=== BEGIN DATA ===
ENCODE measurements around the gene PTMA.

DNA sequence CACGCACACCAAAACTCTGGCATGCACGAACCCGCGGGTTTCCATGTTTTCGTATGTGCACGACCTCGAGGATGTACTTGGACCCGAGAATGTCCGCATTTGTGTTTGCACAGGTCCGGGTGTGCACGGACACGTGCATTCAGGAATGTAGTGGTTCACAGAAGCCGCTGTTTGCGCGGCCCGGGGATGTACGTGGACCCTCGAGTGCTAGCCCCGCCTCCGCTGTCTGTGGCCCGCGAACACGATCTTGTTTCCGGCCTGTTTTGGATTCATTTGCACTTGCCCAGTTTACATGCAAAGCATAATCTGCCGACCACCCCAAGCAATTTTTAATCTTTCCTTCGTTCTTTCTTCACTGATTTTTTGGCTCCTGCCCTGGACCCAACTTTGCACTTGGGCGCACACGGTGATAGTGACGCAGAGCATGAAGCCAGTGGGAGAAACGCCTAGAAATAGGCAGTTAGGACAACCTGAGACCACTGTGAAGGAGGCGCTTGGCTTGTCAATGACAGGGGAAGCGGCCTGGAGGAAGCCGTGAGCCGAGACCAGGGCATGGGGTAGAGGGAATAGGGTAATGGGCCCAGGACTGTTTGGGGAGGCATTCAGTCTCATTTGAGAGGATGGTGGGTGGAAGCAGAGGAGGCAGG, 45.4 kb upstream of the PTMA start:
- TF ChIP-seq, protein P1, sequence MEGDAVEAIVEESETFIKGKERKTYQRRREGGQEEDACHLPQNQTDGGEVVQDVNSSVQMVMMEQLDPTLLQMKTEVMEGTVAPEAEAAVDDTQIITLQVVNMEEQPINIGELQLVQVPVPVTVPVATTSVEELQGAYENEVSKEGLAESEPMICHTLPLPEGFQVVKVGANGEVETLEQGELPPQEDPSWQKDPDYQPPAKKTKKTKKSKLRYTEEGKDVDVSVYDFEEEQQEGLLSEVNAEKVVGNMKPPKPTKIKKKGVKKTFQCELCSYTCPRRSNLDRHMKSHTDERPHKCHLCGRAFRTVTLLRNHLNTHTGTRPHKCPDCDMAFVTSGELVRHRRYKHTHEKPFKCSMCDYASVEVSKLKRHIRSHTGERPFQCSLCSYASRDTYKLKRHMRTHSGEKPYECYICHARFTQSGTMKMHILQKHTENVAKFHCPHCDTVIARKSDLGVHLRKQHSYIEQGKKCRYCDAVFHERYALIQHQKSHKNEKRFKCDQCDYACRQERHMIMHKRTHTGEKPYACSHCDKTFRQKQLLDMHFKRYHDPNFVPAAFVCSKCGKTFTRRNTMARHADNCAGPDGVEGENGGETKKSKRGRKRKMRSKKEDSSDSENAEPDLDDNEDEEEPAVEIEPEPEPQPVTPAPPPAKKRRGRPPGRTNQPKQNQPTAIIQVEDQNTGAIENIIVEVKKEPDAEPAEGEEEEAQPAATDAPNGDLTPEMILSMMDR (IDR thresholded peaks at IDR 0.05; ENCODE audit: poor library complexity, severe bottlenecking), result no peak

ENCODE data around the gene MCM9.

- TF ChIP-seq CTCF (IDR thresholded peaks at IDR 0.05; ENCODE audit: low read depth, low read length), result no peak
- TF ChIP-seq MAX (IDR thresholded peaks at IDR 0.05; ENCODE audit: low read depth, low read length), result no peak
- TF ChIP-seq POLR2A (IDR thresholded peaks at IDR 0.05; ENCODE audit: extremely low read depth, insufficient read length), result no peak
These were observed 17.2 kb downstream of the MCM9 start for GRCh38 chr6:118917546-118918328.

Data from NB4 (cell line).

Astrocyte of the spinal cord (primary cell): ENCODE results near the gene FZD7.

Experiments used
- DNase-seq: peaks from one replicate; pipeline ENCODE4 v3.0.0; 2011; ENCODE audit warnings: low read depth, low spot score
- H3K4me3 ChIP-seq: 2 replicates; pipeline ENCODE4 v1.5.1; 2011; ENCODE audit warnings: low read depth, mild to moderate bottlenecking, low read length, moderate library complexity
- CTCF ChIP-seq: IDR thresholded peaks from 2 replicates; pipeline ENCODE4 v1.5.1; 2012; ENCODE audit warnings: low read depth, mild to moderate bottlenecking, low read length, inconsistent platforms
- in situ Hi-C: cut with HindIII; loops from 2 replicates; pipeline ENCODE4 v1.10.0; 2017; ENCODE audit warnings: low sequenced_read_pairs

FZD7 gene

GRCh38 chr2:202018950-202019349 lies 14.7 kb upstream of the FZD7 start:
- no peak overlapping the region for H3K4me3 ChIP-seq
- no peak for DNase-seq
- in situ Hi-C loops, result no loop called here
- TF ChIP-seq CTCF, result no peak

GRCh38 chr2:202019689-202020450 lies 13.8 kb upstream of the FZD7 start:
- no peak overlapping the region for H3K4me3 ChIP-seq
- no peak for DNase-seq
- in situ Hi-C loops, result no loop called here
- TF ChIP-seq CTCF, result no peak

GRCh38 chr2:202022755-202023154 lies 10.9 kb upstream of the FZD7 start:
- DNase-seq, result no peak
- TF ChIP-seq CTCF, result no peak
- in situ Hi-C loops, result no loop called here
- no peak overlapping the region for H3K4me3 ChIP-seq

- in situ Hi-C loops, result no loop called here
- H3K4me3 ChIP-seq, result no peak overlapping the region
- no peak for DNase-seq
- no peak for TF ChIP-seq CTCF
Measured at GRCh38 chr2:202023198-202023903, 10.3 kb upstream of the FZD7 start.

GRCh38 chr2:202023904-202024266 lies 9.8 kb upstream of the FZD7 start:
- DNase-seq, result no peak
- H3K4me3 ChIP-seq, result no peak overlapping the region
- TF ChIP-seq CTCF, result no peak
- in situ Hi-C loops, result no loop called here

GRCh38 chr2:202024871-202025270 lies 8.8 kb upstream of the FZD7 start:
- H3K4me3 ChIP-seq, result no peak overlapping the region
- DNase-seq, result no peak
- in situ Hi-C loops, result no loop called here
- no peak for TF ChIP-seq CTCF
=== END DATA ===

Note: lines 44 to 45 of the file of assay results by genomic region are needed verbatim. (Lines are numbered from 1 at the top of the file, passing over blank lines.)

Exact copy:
- DNase-seq, result no peak
- in situ Hi-C loops, result no loop called here